Drag City’s recent publications show signs of increasing savvy. The imprint’s limited-edition hardcover rerelease this fall of Actual Air, the first book of poetry from Silver Jews front man David Berman, was poised to hit at a good time: Berman, who’s been called the “reigning poet laureate of indie rock,” is currently contributing a poem to each issue of The Believer, the much-hyped new magazine from the McSweeney’s crowd. The original edition, published in paperback by Open City Books in 1999, got rave reviews in the New Yorker, Publisher’s Weekly, Spin, and GQ and was praised by U.S. poet laureate Billy Collins, so Actual Air could sell briskly the second time around–particularly to libraries, whose purchasing decisions are heavily influenced by reviews and who favor durable hardcover bindings. And the Silver Jews, one of Drag City’s best-selling bands, have a cult following enraptured of Berman and his lyrics; the label is working to spread word of the book among this core base of music fans.

John Fahey’s Vampire Vultures, a posthumous collection of the groundbreaking guitarist’s writings, also came out this fall. It’s the follow-up to 2000’s How Bluegrass Music Destroyed My Life, by far the standout on the Drag City list with more than 10,000 copies sold–an enviable number for any full-fledged independent publisher. Carrot Top was very successful with Bluegrass and is seeing strong starting sales of Vultures, says Souris. “Of course, that’s John Fahey. I could sell his fingernail clippings.”

Just as Fahey’s music crossed boundaries, both books mix fact, fiction, memoir, fantasy, music history, and philosophy, and they illustrate Fahey’s rebellion against the 60s nostalgia and political correctness of cloying academic “folklorists.” Bluegrass is the funnier and warmer of the two, with more material about Fahey’s musical influences, objections, and experiences. Vampire Vultures reveals a mind racing with unpleasant memories, childhood demons, and unfinished business.

Collected near the time of his death, while Fahey was living in a remote Oregon motel room scattered with–as editor Ayal Senior notes in the introduction–“all the things you would generally expect to find in the room of a reclusive genius living out his last weird days,” the writings range from short unfinished sketches to unsent letters to mythical tales about cat people and battles between good and evil. Constantly drifting in and out of fantasy, sometimes quite obviously and sometimes not, the book can leave readers oddly off balance, unsure whether or when Fahey is messing with them. (Those familiar with his penchant for perpetrating elaborate deceptions through his album’s liner notes will be more on their guard. In one now infamous hoax, Fahey invented a fictitious bluesman, Blind Joe Death, and credited him on the 1959 release The Legend of Blind Joe Death, apparently just to enjoy the thought of phony intellectuals reveling in their “discovery” of this obscure, unappreciated “Negro bluesman.”)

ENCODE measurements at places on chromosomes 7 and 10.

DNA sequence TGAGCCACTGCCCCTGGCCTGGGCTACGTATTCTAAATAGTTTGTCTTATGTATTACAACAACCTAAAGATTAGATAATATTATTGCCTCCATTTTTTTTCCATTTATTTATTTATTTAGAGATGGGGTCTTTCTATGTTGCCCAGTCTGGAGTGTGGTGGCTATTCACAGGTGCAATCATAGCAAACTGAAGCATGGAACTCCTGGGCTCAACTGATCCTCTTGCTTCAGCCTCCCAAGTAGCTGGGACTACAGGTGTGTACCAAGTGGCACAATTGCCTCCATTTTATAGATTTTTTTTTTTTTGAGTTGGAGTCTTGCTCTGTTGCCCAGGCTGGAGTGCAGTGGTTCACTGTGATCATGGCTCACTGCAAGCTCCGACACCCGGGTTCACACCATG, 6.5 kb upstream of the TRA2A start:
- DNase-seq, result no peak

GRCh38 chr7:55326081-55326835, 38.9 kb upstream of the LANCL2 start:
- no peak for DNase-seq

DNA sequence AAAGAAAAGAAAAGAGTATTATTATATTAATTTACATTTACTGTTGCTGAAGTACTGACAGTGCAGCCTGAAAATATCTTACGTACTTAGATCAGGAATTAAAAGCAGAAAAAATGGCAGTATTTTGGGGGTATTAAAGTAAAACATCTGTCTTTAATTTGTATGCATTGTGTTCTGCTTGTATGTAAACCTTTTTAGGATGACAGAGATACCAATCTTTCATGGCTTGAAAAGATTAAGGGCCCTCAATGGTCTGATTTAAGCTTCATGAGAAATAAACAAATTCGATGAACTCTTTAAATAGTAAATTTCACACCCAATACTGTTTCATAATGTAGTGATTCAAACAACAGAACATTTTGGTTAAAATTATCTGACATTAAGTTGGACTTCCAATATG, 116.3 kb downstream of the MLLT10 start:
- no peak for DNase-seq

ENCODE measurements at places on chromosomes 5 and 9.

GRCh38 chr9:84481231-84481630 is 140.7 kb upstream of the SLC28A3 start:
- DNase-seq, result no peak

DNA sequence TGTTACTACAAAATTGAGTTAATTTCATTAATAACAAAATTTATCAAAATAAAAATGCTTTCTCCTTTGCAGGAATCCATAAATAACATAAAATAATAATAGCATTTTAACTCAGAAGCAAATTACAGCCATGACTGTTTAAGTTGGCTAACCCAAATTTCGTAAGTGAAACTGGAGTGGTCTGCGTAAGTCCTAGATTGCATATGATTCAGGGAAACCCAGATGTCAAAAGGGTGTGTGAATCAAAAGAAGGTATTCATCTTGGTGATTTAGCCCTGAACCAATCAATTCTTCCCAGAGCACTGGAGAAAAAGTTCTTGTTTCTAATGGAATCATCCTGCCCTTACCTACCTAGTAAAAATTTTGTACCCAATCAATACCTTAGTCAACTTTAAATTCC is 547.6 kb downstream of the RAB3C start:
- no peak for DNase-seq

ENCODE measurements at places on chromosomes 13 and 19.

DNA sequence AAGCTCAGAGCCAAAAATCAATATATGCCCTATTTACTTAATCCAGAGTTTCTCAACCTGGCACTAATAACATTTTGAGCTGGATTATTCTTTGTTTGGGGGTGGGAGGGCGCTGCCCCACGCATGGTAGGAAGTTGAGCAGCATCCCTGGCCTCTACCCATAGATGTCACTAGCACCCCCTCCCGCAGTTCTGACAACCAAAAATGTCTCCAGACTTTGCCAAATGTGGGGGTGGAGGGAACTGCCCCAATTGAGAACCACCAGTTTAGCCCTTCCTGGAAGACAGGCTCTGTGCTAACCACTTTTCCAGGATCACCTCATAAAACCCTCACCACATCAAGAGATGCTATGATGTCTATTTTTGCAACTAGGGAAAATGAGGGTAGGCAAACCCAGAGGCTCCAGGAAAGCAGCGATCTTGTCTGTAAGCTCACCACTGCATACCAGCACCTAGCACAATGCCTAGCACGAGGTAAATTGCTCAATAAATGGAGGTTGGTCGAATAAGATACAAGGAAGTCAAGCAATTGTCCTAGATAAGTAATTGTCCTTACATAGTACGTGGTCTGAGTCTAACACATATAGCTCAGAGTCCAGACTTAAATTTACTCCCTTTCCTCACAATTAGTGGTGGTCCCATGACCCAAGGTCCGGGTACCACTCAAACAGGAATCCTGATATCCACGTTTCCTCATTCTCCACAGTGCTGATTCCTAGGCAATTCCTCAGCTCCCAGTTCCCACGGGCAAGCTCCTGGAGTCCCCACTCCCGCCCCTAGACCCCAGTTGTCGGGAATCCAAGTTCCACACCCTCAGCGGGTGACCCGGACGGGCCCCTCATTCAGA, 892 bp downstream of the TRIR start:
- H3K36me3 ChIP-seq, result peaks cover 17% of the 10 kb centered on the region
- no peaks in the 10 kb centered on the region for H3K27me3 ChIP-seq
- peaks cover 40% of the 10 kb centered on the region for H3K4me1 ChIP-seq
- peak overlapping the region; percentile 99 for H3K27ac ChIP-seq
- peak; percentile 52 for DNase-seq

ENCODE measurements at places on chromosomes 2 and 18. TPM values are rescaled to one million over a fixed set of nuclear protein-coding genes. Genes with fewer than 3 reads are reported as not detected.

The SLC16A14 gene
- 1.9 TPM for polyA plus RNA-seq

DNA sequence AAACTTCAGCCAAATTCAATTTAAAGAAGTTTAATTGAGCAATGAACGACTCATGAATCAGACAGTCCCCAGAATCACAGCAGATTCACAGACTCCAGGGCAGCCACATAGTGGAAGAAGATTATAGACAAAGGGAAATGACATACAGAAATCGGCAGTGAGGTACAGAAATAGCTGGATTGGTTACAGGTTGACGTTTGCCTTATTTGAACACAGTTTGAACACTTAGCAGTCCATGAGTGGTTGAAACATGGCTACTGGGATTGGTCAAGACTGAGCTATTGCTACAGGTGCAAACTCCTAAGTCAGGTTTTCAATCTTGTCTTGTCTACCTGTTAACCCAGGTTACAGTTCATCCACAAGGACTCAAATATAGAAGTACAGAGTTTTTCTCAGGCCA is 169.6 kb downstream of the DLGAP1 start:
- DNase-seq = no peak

If Vampire Vultures enjoys the same success as Bluegrass, Drag City may well find itself more firmly established on the book-industry radar. The label is also making inroads into the zine world: The Galactic Zoo Dossier, a hand-lettered and -illustrated “work of fandom” that pays tribute to psychedelic bands, appears semiregularly. The Minus Times, a series of “literary almanacs,” includes short fiction, poems, facetious news items, recipes, and suggested mix-tape sequences by writers such as Sam Lipsyte, Robert Bingham, Dave Eggers, Hudson Bell, and Mark Richard, as well as David Berman’s writings and drawings. Due out in January is a new book, The Galactic Zoo Compendium, which collects the fanzine’s first four issues and includes a CD. From there, says Murphy, “We’re taking it very spontaneously.”

Art accompanying story in printed newspaper (not available in this archive): photo/Jim Newberry.